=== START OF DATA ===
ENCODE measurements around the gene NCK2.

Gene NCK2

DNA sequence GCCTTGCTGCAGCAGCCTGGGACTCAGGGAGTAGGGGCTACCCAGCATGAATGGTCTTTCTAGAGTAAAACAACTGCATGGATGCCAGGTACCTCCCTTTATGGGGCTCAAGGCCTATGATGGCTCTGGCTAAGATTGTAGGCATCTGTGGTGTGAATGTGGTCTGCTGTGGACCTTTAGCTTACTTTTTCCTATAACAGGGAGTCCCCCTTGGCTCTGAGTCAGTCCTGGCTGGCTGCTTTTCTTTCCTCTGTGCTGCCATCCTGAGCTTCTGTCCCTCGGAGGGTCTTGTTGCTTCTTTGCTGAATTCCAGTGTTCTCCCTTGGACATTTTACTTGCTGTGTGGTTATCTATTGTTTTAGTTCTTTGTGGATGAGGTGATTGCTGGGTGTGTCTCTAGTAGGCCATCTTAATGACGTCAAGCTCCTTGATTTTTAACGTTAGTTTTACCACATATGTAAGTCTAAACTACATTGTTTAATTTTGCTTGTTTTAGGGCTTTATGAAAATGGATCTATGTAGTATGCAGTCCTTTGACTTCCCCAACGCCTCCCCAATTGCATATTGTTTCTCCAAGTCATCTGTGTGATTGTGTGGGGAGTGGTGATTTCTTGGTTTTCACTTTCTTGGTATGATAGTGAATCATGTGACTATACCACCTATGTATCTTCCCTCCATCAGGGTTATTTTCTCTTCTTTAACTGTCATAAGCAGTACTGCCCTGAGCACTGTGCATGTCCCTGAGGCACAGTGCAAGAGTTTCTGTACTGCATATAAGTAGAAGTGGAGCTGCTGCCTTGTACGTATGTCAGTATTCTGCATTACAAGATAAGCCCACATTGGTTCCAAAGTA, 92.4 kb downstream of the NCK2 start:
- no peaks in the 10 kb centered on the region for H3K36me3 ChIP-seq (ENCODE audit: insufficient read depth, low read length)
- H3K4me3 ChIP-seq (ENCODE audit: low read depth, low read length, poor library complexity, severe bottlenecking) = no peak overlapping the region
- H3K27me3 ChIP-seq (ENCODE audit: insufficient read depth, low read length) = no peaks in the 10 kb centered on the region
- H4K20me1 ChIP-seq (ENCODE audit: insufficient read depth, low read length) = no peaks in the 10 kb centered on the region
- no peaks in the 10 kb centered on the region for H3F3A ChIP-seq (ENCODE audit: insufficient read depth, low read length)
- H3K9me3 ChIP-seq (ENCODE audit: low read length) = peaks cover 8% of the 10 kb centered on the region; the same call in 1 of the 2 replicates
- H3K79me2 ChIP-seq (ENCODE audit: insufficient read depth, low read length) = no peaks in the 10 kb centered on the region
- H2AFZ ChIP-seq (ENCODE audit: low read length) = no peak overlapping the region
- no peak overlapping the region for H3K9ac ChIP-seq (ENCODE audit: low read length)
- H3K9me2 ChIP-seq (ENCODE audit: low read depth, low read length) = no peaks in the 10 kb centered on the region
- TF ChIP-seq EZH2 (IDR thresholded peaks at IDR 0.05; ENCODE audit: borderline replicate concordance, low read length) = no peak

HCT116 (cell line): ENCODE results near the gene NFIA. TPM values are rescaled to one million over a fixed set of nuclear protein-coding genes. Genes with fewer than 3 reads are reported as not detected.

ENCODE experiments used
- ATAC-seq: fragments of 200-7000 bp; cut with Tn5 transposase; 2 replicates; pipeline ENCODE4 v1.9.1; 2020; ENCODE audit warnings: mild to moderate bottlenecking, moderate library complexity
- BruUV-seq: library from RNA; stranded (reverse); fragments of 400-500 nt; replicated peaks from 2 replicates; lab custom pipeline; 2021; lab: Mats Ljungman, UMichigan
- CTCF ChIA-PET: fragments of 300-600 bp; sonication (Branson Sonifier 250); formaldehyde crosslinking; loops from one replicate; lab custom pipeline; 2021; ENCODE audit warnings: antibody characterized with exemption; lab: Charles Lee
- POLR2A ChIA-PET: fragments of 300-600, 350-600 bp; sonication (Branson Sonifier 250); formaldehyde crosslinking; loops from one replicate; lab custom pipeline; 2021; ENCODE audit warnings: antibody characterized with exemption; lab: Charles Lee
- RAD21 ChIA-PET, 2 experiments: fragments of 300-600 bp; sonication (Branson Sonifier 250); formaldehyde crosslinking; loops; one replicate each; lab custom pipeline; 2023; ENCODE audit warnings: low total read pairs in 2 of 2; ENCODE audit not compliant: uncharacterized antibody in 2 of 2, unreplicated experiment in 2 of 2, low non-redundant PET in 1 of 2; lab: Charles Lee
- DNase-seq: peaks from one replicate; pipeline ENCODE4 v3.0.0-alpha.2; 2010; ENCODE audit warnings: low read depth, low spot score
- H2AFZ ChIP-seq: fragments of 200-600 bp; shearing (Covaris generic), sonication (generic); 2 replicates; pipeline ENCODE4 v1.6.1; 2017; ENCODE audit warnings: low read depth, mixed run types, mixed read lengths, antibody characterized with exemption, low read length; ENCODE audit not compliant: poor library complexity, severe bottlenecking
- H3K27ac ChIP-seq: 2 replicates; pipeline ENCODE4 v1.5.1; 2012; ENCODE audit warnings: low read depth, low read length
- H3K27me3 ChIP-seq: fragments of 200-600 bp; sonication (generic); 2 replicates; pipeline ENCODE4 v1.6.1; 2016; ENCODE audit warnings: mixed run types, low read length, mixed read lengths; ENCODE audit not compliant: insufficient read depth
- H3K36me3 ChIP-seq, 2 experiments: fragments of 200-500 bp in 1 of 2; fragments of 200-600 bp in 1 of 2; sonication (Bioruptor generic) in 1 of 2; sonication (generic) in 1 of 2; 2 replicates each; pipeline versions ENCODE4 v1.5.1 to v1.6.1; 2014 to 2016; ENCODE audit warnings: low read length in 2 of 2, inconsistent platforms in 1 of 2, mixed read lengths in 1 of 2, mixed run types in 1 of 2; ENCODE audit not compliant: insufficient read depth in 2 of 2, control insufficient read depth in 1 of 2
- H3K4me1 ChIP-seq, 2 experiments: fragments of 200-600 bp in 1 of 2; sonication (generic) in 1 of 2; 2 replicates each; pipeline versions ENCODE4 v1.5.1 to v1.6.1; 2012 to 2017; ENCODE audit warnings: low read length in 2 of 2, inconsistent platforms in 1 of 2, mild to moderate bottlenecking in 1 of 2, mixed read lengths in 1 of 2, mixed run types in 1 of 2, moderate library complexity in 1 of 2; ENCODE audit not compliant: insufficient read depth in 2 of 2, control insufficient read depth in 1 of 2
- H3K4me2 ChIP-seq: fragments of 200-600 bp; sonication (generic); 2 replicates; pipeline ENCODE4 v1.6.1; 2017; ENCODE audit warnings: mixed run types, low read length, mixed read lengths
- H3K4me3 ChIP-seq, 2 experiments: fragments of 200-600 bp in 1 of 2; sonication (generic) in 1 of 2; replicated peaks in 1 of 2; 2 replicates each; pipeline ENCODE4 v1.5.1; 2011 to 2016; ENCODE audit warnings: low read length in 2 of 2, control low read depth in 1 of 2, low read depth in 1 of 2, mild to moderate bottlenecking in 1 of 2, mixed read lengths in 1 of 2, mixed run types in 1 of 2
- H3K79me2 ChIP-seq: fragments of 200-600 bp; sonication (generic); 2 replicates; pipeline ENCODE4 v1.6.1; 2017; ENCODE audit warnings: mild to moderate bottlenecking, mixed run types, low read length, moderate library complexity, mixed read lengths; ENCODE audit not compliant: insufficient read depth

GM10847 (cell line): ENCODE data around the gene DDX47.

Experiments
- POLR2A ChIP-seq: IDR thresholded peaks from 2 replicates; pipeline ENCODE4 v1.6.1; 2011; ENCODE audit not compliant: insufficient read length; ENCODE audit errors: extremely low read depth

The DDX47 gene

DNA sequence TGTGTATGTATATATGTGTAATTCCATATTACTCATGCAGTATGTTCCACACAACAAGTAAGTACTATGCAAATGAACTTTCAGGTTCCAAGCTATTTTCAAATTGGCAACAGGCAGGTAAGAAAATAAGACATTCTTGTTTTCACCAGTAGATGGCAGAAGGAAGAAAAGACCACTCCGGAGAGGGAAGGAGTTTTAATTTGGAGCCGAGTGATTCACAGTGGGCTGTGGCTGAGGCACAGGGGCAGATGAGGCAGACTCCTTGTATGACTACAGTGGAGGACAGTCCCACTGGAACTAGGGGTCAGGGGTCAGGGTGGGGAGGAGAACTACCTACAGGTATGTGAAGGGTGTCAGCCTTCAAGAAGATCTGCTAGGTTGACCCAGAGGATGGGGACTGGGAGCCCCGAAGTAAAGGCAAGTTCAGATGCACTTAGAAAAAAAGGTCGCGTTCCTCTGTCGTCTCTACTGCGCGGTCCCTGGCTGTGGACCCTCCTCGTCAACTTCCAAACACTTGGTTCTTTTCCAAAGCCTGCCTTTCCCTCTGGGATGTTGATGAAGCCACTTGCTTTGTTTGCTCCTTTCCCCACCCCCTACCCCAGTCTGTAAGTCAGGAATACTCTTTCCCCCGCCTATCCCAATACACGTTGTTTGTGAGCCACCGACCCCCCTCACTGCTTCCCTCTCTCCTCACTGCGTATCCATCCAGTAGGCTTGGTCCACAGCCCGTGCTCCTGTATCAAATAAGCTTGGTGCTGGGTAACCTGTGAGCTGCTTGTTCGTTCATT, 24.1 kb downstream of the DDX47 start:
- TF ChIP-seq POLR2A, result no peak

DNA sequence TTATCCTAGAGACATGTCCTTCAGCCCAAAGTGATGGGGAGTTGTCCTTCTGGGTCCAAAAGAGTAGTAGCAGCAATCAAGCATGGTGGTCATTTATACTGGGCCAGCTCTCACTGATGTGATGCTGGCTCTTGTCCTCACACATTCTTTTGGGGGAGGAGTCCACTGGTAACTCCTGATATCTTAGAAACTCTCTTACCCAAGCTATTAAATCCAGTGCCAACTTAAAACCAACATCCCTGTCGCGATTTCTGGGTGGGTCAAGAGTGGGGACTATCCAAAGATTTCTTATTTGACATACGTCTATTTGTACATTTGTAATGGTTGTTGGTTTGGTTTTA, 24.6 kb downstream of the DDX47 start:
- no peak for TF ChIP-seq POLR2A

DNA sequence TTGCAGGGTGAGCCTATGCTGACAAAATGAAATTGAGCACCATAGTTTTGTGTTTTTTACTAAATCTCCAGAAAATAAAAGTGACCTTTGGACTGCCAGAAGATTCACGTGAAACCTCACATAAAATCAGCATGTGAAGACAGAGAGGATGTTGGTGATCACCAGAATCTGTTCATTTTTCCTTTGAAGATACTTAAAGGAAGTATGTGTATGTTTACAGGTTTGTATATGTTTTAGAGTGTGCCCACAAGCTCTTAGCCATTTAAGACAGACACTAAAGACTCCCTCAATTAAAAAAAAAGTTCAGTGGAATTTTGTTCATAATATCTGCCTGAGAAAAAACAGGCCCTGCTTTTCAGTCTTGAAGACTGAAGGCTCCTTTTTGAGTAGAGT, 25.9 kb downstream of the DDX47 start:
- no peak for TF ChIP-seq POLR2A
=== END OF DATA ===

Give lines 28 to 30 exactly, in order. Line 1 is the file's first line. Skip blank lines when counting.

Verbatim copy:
- H3K4me2 ChIP-seq: fragments of 200-600 bp; sonication (generic); 2 replicates; pipeline ENCODE4 v1.6.1; 2017; ENCODE audit warnings: mixed run types, low read length, mixed read lengths
- H3K4me3 ChIP-seq, 2 experiments: fragments of 200-600 bp in 1 of 2; sonication (generic) in 1 of 2; replicated peaks in 1 of 2; 2 replicates each; pipeline ENCODE4 v1.5.1; 2011 to 2016; ENCODE audit warnings: low read length in 2 of 2, control low read depth in 1 of 2, low read depth in 1 of 2, mild to moderate bottlenecking in 1 of 2, mixed read lengths in 1 of 2, mixed run types in 1 of 2
- H3K79me2 ChIP-seq: fragments of 200-600 bp; sonication (generic); 2 replicates; pipeline ENCODE4 v1.6.1; 2017; ENCODE audit warnings: mild to moderate bottlenecking, mixed run types, low read length, moderate library complexity, mixed read lengths; ENCODE audit not compliant: insufficient read depth